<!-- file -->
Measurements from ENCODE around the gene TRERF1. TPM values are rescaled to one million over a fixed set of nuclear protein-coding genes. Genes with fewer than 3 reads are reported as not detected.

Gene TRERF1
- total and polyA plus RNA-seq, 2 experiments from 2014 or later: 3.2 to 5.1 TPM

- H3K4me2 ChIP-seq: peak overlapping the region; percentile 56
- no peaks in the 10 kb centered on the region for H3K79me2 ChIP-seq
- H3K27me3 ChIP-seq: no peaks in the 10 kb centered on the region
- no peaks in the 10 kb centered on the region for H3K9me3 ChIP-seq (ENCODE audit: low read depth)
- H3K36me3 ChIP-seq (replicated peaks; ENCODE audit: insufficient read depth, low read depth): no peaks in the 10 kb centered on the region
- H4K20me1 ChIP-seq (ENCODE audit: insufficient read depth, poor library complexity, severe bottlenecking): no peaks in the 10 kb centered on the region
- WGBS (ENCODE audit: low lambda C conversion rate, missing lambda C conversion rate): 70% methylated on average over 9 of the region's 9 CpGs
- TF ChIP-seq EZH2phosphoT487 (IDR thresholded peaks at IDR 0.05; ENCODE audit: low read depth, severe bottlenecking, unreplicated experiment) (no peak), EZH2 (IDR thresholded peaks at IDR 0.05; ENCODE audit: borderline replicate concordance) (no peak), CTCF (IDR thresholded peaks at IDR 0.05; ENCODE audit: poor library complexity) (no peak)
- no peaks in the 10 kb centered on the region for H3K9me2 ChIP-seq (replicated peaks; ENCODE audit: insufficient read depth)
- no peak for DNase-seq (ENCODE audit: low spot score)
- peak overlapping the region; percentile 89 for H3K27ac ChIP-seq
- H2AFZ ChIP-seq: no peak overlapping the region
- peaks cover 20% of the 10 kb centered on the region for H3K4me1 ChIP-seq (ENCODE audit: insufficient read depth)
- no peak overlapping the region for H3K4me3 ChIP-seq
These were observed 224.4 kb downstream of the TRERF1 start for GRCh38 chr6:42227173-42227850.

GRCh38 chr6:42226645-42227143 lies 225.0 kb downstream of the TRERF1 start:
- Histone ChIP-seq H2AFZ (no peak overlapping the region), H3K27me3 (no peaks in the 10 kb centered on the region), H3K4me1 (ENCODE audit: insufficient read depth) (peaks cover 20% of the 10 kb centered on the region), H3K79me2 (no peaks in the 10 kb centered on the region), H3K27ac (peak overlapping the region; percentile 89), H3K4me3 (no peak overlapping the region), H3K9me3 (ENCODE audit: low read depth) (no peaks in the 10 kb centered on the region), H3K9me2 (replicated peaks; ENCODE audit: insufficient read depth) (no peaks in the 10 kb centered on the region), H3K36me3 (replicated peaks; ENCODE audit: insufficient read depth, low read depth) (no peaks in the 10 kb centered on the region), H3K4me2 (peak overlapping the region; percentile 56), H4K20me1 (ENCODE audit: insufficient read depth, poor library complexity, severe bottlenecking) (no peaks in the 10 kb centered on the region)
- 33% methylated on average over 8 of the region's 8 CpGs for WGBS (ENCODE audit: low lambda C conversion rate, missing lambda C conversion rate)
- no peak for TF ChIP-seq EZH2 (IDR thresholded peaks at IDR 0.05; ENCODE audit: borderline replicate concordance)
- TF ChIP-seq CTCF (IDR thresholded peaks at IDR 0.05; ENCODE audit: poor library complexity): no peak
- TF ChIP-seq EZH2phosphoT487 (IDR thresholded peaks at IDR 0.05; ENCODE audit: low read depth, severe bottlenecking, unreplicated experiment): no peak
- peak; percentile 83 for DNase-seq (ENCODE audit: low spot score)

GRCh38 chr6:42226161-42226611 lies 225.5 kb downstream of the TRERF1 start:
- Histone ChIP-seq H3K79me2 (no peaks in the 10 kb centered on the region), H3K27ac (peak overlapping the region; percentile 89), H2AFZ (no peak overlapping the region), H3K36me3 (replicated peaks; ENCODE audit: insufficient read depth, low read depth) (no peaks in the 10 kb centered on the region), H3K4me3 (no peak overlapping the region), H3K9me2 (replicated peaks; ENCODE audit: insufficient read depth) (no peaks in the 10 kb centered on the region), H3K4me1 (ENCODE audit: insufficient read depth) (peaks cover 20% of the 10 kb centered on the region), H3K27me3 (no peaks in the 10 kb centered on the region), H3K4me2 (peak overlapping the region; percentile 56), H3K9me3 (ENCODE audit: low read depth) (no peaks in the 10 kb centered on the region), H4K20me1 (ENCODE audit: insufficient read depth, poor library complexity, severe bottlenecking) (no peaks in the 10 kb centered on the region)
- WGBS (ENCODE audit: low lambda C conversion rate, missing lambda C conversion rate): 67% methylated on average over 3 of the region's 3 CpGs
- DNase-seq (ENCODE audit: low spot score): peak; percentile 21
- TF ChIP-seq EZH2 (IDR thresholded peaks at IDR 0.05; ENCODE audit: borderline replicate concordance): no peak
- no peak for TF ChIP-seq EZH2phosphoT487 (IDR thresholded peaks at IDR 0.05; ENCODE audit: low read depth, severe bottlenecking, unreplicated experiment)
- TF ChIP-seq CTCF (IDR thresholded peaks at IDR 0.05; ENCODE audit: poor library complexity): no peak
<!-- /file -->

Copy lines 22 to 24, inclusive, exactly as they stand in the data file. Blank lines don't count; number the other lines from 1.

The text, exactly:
- no peak for TF ChIP-seq EZH2 (IDR thresholded peaks at IDR 0.05; ENCODE audit: borderline replicate concordance)
- TF ChIP-seq CTCF (IDR thresholded peaks at IDR 0.05; ENCODE audit: poor library complexity): no peak
- TF ChIP-seq EZH2phosphoT487 (IDR thresholded peaks at IDR 0.05; ENCODE audit: low read depth, severe bottlenecking, unreplicated experiment): no peak